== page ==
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Saturday, January 12, 2013

Best Time to Photograph the Starry Night Sky

The Starry Night Photo Window: 2 hours after sunset & 2 hours before sunrise (click for larger view)
The best starry night skies are found two hours after sunset and two hours before sunrise. Photograph anytime before or after this window, and there is enough twilight to compete with starlight.

Fudging even 15 to 30 minutes outside this window can greatly lower the quality of your star photography. That's because daylight is 40 million times brighter than starlight, and even a little left over in the twilight sky can be overpowering to all but the brightest stars! Although this twilight may be imperceptible to the eye, it will lower the contrast of your night sky and dim the weaker stars, as in the example below. In this photo, the sun set on the right side, 1.5 hours ago, and a crescent moon is just now setting on the left side —but it is the leftover twilight from the sun that is competing the most with the stars:

Moonset over Teton Range & Jackson Lake — 1.5 hours after sunset ~ © Royce Bair


Only the brightest stars are able to compete with this twilight sky and the setting moon. Very little of the Milky Way, on the left side, is distinguishable. Although this is a beautiful photo, these are not optimum conditions for the most brilliant starry sky photos.

Milky Way over Teton Range & Jackson Lake — 2 hours after sunset / no moon ~ © Royce Bair
Sunrise and Sunset Times: There are many website and applications available to find these times for any given location, but one of the most convenient and reliable is one from the U.S. Naval Observatory website. With this site, you can enter a location and obtain a table of sunrise and sunset times for the whole year of your choosing.

Other competition for darkness: Moonlight should also be avoided, since it is at least 135 times brighter than starlight. Even a thin, crescent moon is five times brighter than starlight! Man-made light pollution should also be avoided where possible. (Both of these competitors will be discussed in greater detail through other posts.)

Royce Bair is the editor of this blog and the photographer of the above images. Here is my gallery of NightScape images. My schedule of workshops, tutorials, and other events is available here.

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6 comments:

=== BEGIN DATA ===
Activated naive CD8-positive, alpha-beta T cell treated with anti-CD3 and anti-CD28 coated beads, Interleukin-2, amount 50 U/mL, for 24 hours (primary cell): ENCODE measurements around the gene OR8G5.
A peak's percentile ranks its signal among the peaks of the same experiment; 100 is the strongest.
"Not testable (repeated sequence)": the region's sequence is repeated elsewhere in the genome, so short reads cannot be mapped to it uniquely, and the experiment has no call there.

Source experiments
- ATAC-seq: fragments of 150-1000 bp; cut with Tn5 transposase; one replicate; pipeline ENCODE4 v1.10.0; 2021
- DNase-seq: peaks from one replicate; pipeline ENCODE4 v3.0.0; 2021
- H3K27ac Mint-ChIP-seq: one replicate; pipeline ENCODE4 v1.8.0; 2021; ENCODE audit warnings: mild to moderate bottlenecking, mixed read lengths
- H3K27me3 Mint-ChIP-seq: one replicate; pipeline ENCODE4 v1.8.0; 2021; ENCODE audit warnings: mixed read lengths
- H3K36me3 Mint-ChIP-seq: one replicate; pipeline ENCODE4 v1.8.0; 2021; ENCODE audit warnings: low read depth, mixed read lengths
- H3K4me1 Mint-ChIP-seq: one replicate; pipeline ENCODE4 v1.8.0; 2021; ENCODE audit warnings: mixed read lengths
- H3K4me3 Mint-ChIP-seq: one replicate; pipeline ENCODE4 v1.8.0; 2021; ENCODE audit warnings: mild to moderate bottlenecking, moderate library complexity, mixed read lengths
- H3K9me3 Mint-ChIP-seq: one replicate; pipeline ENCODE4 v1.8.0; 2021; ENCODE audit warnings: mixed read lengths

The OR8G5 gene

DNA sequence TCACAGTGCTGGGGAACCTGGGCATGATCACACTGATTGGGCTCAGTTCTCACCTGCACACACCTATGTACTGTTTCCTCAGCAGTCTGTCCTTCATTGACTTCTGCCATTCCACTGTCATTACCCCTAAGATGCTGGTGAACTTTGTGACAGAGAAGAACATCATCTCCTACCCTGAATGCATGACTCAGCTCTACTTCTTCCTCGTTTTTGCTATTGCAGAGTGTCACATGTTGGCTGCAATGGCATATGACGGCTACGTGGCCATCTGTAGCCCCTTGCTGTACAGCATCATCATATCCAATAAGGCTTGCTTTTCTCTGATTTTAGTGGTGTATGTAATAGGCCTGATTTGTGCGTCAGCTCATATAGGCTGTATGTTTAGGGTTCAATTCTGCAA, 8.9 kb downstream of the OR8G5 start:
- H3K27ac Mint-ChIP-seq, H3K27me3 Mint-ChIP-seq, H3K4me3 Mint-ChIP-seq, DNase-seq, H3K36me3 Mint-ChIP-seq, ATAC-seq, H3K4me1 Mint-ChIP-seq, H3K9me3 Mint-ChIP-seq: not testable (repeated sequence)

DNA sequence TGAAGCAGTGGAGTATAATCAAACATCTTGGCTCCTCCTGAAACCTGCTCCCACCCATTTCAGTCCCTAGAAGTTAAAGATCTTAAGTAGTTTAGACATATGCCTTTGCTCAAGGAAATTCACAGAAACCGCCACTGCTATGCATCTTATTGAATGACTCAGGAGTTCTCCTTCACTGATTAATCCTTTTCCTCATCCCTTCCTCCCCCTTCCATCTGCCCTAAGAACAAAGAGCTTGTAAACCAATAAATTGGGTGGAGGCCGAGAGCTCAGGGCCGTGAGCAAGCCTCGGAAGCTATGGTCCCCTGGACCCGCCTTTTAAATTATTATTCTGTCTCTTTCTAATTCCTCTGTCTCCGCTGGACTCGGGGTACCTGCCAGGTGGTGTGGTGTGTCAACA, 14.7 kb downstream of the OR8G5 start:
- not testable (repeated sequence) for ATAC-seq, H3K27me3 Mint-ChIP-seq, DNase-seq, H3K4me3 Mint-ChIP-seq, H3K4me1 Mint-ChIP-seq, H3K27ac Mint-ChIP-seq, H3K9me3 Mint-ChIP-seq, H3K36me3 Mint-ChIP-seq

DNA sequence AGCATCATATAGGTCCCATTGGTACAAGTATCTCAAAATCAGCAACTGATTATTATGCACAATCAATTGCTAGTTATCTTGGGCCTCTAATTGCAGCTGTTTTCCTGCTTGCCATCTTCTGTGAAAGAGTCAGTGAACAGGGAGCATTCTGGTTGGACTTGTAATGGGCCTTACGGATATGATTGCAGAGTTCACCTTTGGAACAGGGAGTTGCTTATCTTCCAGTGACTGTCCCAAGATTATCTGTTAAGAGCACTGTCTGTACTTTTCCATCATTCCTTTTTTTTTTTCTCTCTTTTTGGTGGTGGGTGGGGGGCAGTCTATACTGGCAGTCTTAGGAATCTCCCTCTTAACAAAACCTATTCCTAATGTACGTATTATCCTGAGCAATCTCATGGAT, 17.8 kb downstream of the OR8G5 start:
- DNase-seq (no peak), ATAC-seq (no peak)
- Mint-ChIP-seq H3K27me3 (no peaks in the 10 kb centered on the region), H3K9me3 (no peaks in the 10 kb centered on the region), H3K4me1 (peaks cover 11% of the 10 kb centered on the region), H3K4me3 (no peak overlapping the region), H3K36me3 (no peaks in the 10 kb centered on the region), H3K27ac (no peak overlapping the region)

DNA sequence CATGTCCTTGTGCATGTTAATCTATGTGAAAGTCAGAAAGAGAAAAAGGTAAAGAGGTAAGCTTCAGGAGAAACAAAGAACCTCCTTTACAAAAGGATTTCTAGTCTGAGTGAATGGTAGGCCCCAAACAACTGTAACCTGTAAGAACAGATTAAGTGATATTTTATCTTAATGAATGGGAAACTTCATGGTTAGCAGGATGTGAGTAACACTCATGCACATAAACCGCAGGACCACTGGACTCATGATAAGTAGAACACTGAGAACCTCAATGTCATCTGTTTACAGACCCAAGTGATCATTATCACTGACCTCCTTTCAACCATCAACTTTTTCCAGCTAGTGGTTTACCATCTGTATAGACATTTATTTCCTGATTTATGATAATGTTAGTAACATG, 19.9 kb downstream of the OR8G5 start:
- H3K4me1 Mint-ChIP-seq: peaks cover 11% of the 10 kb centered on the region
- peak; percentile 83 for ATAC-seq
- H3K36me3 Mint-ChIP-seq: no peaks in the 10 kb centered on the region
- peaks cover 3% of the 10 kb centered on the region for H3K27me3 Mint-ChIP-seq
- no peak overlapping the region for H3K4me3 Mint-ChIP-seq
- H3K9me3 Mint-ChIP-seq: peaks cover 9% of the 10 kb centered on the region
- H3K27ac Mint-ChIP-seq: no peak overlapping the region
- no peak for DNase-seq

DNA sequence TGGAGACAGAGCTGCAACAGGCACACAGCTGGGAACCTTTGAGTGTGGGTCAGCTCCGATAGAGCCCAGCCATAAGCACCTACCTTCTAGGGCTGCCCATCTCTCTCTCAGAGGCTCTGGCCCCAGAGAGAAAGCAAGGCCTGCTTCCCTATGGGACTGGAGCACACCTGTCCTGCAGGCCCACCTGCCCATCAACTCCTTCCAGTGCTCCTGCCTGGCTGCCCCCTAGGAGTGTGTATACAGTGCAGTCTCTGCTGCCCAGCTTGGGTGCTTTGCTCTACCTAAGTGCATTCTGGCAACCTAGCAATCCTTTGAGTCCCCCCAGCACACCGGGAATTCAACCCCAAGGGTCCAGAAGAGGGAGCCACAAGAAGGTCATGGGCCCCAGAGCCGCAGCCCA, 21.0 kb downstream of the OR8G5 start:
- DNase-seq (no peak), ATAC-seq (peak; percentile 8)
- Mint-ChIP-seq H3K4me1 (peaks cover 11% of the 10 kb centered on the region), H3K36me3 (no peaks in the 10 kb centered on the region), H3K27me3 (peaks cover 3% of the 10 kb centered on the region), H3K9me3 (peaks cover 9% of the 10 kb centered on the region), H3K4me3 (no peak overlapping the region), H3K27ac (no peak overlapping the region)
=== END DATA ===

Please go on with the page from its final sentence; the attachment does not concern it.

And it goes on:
1. Good read, but shouldn't the headline "best time to photograph the starry night sky" be in the middle where the stars are? And not on the left over the sunset? The first time I read it I thought you were saying that two hours before or after sunset is optimal, but after rereading I believe your mean BETWEEN two hours after and two hours before? So four hours is as good or better than two hours...
    Thanks!

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    1. Thanks for the comment! I've changed the title at your suggestion, and added some text to the lead photo: "< Best time for starry night sky photos >"

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  2. Hello Royce, is it fair to say that the 2-hour-rule is more of a general guideline than a precise rule? One could always wait for the end of the astronomical twilight (which doesn't necessarily come after 2hrs) and be certain to get the best sky (provied the the moon is not around), am i right?

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  3. The best time depends on your latitude as J. Carpenter is asserting. I was surprised how quickly darkness falls near the tropics - specifically on the Big Island in Hawaii which is at 19 degrees latitude compared to my normal Northern California experience at 37 degrees. 90 minutes after sunset up here is usually sufficient.

    Astronomical twilight ends tonight at 18:46 an hour and 30 minutes after sunset at 17:15. But in Hawaii, sunset is at 18:04 and Astronomical twilight ends at 19:21... that's 10 minutes sooner at this time of year. But in the summer, darkness comes yet another 10 minutes sooner after sunset. In Calgary, Canada it takes almost two and a half hours after sunset to get to complete darkness during the summer and two hours during the winter. Of course if you go far enough north (like Fairbanks, Alaska) or south you can find places that never get out of Civil twilight during their summer. Indeed, in Fairbanks, Alaska, there are only two hours of complete darkness per night in April.

    By the way, the definition of Astronomical twilight is the period at which stars are visible, but things like nebulae and fainter galaxies are not.

    http://en.wikipedia.org/wiki/Twilight#Astronomical_twilight

    I use The Photographer's Ephemeris to determine these times. Great tool: photoephemeris.com

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  4. Always looking for more tips. Enjoyed reading the comments also-- very enlightening.

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